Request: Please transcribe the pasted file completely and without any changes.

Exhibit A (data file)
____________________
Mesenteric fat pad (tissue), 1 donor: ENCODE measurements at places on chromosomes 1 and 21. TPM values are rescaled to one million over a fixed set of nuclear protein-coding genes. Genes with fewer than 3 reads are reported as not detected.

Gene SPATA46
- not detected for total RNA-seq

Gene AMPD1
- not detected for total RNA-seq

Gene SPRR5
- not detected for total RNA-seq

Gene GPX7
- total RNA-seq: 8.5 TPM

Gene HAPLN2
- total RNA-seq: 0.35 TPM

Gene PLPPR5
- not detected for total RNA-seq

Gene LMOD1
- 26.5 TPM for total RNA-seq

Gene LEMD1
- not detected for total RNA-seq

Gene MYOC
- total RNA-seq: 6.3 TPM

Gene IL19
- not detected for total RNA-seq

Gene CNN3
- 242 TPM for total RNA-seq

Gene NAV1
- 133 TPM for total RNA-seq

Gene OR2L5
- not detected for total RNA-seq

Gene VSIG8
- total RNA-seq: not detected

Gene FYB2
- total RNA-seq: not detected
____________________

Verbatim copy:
Mesenteric fat pad (tissue), 1 donor: ENCODE measurements at places on chromosomes 1 and 21. TPM values are rescaled to one million over a fixed set of nuclear protein-coding genes. Genes with fewer than 3 reads are reported as not detected.

Gene SPATA46
- not detected for total RNA-seq

Gene AMPD1
- not detected for total RNA-seq

Gene SPRR5
- not detected for total RNA-seq

Gene GPX7
- total RNA-seq: 8.5 TPM

Gene HAPLN2
- total RNA-seq: 0.35 TPM

Gene PLPPR5
- not detected for total RNA-seq

Gene LMOD1
- 26.5 TPM for total RNA-seq

Gene LEMD1
- not detected for total RNA-seq

Gene MYOC
- total RNA-seq: 6.3 TPM

Gene IL19
- not detected for total RNA-seq

Gene CNN3
- 242 TPM for total RNA-seq

Gene NAV1
- 133 TPM for total RNA-seq

Gene OR2L5
- not detected for total RNA-seq

Gene VSIG8
- total RNA-seq: not detected

Gene FYB2
- total RNA-seq: not detected